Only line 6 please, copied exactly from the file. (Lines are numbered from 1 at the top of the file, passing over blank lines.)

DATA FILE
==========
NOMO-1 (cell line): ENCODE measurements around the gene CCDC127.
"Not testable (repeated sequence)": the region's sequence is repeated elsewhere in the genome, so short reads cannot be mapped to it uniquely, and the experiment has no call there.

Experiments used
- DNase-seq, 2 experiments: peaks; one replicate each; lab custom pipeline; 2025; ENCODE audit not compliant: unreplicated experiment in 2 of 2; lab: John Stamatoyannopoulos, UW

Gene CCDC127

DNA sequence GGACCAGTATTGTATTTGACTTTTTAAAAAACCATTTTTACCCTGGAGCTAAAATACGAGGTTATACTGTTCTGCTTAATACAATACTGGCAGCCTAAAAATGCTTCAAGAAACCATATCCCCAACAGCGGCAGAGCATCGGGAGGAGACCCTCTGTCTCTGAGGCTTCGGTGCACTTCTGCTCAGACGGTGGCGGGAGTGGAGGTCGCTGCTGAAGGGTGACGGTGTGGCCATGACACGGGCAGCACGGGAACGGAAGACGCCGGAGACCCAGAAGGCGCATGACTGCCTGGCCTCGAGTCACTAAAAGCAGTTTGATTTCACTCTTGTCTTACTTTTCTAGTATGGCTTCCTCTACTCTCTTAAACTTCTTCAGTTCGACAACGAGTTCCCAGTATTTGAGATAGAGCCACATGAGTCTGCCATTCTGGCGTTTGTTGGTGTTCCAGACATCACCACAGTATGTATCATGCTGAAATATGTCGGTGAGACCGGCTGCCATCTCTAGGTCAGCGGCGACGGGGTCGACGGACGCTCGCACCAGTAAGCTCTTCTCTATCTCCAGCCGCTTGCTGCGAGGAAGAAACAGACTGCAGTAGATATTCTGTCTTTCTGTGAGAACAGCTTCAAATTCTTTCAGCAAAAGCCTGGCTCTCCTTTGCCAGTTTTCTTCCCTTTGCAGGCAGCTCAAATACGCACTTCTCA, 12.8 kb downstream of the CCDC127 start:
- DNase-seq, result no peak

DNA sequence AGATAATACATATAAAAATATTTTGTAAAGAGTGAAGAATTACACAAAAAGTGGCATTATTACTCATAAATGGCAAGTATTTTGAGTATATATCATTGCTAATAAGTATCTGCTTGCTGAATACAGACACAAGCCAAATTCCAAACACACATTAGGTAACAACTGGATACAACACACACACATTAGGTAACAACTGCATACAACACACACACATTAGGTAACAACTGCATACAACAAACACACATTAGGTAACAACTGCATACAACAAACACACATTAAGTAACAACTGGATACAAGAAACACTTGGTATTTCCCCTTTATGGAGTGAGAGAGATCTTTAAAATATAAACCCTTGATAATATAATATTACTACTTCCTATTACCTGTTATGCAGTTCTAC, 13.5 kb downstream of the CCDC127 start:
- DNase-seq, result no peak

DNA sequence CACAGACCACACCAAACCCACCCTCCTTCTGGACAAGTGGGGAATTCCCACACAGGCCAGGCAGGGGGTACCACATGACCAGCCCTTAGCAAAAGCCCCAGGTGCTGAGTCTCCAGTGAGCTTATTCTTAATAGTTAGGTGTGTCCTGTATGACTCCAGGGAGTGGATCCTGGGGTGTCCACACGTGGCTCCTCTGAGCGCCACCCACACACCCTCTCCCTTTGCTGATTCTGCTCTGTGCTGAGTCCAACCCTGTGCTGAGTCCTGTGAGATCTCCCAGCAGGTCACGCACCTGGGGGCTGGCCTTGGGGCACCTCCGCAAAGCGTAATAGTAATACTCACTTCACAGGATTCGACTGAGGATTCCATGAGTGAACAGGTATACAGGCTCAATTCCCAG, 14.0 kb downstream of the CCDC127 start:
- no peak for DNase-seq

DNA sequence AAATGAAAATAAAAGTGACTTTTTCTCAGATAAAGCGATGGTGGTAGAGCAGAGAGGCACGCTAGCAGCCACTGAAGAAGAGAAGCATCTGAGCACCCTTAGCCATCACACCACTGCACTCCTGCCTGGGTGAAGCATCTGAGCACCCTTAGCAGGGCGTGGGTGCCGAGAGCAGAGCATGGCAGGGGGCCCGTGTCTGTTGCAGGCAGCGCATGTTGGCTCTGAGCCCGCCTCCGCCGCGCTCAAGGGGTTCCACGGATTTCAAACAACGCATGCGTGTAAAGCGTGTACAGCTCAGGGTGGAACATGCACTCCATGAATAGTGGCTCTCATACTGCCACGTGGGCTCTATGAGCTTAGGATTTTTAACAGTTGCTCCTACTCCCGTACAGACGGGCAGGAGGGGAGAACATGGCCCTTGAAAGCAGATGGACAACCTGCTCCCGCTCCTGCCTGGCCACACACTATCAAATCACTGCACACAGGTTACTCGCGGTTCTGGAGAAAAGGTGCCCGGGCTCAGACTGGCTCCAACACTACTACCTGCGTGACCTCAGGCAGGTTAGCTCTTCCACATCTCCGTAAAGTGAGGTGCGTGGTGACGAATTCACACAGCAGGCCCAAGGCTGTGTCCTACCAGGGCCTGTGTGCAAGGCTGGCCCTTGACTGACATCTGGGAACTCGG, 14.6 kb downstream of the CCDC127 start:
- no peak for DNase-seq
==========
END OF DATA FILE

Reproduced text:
DNA sequence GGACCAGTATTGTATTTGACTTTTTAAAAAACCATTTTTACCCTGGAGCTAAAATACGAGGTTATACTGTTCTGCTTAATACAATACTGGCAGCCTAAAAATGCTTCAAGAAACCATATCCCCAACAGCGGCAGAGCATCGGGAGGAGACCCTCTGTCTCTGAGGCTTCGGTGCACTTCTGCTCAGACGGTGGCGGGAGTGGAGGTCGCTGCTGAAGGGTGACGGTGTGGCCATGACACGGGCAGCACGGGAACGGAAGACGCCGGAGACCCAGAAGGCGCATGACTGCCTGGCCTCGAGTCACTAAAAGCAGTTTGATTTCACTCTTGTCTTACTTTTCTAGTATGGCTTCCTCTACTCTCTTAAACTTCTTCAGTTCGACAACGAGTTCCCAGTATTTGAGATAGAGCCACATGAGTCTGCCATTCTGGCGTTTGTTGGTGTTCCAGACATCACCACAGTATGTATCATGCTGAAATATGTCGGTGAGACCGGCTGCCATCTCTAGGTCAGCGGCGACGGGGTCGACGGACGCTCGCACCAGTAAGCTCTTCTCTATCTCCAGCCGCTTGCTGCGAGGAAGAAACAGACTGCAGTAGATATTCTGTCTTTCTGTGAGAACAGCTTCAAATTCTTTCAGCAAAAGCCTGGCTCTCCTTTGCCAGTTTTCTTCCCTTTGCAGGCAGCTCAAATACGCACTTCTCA, 12.8 kb downstream of the CCDC127 start: